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by Victor Uribe
Description: "Then cherish pity, lest you drive an angel from your door."--William Blake. When a young couple lose their son, they turn to fake psychics and Satanists to try and contact his spirit. Then in a moment of magic, they learn the true meaning of faith and the real power of God.
eBook Publisher: ebooksonthe.net/ebooksonthe.net, 2005 ebook
eBookwise Release Date: October 2007
Available eBook Formats: OEBFF Format (IMP) [21 KB]
Reading time: 9-13 min.
On an evening four months after their young son's death, Joe and Kathy Sancho sat in a love seat in their home in Naples, Florida,
"Look at this photo from Mexico. We had so much fun there with Pepito," said Kathy.
Joe gazed at the print. "Oh, yes! Huatulco, remember?" Pause.
They looked at the photos in silence. Her breath caught on a sob. "I wish our son was here." Joe dried her eyes.
"I do too," he said. They hugged each other.
"I don't know how we can live without him." Kathy's words only echoed what Joe felt. * * * *
Joe worried about Kathy's depression while trying to fight his own. Each day their loss increased. One night, about a week later, as they tried to eat and not look at Pepito's empty chair, Kathy seemed more upset than usual.
"You should seek help." Kathy pushed her plate away.
Joe's sullen gaze met hers. "No one can help. Our son is dead."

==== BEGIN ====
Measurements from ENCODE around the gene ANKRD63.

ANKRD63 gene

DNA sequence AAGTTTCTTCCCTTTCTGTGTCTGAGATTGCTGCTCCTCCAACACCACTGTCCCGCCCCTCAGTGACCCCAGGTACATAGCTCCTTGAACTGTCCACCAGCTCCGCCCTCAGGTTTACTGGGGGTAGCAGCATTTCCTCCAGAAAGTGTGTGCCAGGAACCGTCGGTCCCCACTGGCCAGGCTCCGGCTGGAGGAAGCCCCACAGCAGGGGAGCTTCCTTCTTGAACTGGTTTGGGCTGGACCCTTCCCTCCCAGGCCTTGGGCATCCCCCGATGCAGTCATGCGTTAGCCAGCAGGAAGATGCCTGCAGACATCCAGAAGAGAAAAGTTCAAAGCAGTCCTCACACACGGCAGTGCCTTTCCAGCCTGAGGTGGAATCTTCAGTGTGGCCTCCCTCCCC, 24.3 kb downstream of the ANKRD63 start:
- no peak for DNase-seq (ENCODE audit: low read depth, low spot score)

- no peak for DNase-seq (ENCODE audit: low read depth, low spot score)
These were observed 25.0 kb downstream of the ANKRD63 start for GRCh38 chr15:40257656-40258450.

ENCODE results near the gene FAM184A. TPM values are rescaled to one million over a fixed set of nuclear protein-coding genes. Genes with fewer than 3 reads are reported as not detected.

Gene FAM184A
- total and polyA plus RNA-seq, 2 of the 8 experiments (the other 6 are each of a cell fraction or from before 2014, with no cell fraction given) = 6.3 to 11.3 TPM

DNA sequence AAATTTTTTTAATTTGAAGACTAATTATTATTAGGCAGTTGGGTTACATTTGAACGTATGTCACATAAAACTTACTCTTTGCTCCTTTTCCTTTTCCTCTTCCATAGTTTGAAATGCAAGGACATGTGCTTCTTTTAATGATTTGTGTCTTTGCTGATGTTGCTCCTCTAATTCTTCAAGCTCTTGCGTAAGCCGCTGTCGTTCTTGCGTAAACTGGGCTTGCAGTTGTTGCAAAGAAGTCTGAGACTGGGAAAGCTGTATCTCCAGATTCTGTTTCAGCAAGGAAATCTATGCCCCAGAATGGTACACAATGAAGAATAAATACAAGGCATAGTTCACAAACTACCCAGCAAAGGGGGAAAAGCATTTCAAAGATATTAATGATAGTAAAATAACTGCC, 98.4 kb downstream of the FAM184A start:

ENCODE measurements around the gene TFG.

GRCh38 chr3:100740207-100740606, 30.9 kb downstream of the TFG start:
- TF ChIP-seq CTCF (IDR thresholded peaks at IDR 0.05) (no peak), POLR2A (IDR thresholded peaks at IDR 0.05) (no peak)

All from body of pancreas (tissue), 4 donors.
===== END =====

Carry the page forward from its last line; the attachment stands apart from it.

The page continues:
"I love you, I'm concerned. I hoped you would find peace, but you haven't. It's more than grief or depression, Joe."
"I know. But--they're real."
"I believe they're real to you, but--we had a happy marriage. We still love each other. We should talk--openly."
"I can't help it, Kathy." Joe didn't tell her about the knocking on the door. The fear that shot through him, the panic, as if someone was coming to get him. He had installed three dead-bolt locks and still felt someone waiting to attack. He hadn't seen anybody, but he felt them. How could he tell Kathy he heard voices accusing him of having killed his son. She'd think him mad. "Sometimes, I dream of Pepito--us." Joe's voice broke.
He covered his face with his hands. "I feel his death was my fault. I've thought of suicide."
Kathy stared at him. "Darling. It was an accident."
"I feel lost. I wish I could bring him back, even for an instant." Despite his efforts to choke them back, tears ran down Joe's cheeks.
Kathy wiped them away. "I wish it, too."
"I was driving. It was my fault." The anger, never far from the surface, made Joe's voice rough.
"Joe, if Pepito were here he would say it wasn't your fault. It was the truck driver's fault."
Joe met her eyes and said his deepest fear. "Am I losing my mind, Kathy?"
She moved closer to him. "You'll be all right, love. We both will--in time."
Joe wished he believed it.